By Alex Constantine
In a sting video broadcast by the Britain’s Channel 4, Cambridge Analytica CEO Alexander Nix can be heard explaining that the company had signed subcontractors for the Trump campaign: “We use some British companies, we use some Israeli companies.” The primary Israeli firm (a cut-out for submerged Russian partners, as will soon be evident) is branded The Psy Group. (Source: Nast, Condé. “The Dark Truth About Cambridge Analytica’s Ties to Trumpworld”. Vanity Fair, Retrieved 2019-06-09.)
The Psy Group slogan: “Shape Reality.”
According to The New Yorker, Psy Group’s techniques included “the use of elaborate false identities to manipulate its targets. Psy Group was part of a new wave of private intelligence firms that recruited from the ranks of Israel’s secret services,” private Mossad spin-offs. “The most aggressive of these firms seemed willing to do just about anything for their clients. Its operatives took advantage of technological innovations and lax governmental oversight. ‘Social media allows you to reach virtually anyone and to play with their minds,’ Uzi Shaya, a former senior Israeli intelligence officer, said. ‘You can do whatever you want. You can be whoever you want. It’s a place where wars are fought, elections are won, and terror is promoted. There are no regulations. It is a no man’s land.”” (Source: Adam Entous and Ronan Farrow, “Private Mossad for Hire,” The New Yorker, February 11, 2019.)
The trolls at Russia’s Internet Research Agency had accomplices in Israel. But Psy Group is not strictly an Israeli concern — prominent Russians have an appreciable stake in the firm.
Protexer Limited, the parent company of Psy Group, also owns a business run by a Russian billionaire, Mikhail Slipenchuk.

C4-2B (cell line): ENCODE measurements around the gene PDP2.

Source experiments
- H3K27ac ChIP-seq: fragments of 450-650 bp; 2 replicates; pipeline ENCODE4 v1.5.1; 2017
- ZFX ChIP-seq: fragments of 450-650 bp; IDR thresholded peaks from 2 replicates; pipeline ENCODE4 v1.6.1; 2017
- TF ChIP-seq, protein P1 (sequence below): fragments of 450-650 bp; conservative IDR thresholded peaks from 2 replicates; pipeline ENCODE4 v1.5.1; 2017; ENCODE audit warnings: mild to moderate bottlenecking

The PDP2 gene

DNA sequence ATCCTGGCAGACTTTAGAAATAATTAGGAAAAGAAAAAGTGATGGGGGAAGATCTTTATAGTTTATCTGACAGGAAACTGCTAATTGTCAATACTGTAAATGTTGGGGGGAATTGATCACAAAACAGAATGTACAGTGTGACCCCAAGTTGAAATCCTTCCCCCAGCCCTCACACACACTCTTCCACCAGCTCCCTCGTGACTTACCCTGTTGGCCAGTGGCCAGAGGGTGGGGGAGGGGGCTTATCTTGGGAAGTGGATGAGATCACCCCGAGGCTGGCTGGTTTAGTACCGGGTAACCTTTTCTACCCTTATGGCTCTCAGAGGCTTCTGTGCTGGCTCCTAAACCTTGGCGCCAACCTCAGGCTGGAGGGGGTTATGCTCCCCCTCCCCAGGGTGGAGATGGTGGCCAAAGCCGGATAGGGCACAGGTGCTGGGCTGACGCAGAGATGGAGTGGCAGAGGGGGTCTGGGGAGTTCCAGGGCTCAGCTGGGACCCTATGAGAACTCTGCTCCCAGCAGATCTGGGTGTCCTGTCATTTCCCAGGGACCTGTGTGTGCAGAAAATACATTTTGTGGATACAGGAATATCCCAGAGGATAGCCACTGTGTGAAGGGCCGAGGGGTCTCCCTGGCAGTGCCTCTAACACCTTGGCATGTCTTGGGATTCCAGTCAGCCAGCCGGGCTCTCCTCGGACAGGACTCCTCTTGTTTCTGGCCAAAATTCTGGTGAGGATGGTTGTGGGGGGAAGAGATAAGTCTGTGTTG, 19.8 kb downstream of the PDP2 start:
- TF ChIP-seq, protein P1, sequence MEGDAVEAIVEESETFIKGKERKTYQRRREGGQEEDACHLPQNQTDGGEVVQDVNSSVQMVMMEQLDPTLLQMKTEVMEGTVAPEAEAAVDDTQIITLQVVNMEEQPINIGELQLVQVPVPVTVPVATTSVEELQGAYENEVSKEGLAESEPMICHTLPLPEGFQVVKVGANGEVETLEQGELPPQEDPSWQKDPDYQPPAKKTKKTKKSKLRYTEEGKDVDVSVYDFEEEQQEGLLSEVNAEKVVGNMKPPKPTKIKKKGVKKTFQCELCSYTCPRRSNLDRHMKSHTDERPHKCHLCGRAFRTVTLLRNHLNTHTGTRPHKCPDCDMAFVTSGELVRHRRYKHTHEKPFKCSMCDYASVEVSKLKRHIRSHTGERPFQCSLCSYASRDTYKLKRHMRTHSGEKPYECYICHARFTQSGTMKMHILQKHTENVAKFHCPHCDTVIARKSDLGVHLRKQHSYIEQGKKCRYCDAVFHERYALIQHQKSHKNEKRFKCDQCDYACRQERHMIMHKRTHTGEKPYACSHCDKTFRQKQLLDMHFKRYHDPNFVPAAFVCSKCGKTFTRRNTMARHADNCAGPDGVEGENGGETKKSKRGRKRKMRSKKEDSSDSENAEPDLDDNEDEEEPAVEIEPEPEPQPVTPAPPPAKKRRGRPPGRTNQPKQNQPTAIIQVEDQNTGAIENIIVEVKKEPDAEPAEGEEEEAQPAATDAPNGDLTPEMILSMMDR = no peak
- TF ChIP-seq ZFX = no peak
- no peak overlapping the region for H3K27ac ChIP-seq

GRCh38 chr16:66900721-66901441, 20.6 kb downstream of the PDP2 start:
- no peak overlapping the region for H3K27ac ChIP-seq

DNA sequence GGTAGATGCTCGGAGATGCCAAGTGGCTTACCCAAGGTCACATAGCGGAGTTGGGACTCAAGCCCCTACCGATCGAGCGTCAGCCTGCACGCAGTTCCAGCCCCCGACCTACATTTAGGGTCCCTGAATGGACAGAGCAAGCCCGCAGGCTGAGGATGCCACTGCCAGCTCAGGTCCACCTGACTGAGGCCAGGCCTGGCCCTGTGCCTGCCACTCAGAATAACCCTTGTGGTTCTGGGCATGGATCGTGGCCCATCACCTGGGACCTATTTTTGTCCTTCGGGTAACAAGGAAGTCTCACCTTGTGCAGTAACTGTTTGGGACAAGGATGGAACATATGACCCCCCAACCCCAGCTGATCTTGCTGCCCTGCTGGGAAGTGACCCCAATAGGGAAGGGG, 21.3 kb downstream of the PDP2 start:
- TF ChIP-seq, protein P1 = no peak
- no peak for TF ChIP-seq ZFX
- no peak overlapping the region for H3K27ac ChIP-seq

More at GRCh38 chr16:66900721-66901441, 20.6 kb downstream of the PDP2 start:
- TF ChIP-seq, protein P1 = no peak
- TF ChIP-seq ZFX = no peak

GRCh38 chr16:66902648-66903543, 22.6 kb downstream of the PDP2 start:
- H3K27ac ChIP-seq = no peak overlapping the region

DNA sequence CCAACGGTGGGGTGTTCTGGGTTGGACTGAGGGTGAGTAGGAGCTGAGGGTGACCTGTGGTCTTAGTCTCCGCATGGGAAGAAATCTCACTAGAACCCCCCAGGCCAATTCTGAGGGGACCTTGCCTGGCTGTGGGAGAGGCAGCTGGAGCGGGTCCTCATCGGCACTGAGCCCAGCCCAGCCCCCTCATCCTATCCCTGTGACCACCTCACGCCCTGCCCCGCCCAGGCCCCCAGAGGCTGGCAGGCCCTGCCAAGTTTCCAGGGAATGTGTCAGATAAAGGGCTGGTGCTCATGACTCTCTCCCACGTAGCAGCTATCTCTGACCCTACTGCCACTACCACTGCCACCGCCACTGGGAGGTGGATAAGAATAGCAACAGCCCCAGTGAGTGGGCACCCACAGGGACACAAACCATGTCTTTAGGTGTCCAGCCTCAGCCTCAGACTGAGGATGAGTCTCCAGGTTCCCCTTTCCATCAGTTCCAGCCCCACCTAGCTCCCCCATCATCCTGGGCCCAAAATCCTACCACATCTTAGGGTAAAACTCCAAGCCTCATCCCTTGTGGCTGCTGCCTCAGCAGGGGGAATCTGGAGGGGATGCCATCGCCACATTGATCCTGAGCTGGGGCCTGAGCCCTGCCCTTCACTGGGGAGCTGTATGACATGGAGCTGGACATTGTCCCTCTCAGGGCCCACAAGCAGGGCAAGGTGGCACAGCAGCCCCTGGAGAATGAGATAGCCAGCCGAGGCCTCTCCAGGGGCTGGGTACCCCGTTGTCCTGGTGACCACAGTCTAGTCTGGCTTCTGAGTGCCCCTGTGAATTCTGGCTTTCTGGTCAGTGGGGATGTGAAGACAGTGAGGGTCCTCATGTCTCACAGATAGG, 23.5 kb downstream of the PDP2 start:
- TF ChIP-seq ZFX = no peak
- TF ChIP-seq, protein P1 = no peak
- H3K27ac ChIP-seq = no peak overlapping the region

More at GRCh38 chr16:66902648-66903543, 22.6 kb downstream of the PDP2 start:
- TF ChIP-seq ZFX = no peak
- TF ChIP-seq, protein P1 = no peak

nvestigative reporter Scott Steadman writes that another Soviet-born entrepreneur, Vasyl Khmelnytsky, “used Protexer Limited in his business as well. Multiple reports in mid-2018 revealed that the corporate structure of Khmelnytsky’s UFuture Investment Group included Cypriot and British Virgin Islands companies, including Protexer Limited.
Khmelnytsky is a “multi-millionaire who happens to be longtime business partners with the developers of Trump Tower Toronto, Alex Shnaider and Eduard Shifrin. That project, it was later revealed, was largely funded by the Russian state-owned bank VEB.
“The connection between Khmelnytsky and Protexer Limited, the parent company of Psy Group, further raises questions about the true ownership and funding of the Israel-centered intelligence company. …”
“It was also revealed in 2018 that Protexer Limited was directly in business with a subsidiary of the Russian-state controlled Gazprombank. With the addition of Khmelnytsky and Slipenchuk, Protexer Limited appeared flush with Ukrainian and Russian money at the same time that Psy Group (at the time owned by Protexer Limited) pitched its spy-like services to the Trump campaign.” (Source: Scott Steadman, “New Evidence Calls Into Question Psy Group Ownership on Several Fronts,” (Source: Scott Steadman website, March 29, 2019.)
The recently released Senate Intelligence Committee report on Russian interference in the 2016 election notes, “Psy Group was founded in Israel on December 22, 2014, as a private intelligence firm specializing in collection and analysis of information, as well as online reputation management and targeted influence. Joel Zamel, an Australian living in Israel, told the Committee that he founded Psy Group with Daniel Green and Elad Schaffer. Zamel indicated that Psy Group comprised two entities: a parent company named IOCO Ltd. in Cypress, and a subsidiary company based in Israel named Invop Ltd.
“Royi Burstien, an Israeli citizen, was the chief executive officer at Psy Group. Burstien had left the Israeli military in 2014 and established I2A (‘Intelligence Influence Analysis’), a private online influence and intelligence company.)
Promotional material reprinted by the Senate intel committee boasted of the firm’s capabilities in “influence campaigns” and a suite of attendant services, including “online reputation management, offline campaigns, online campaigns, ‘honey traps.'”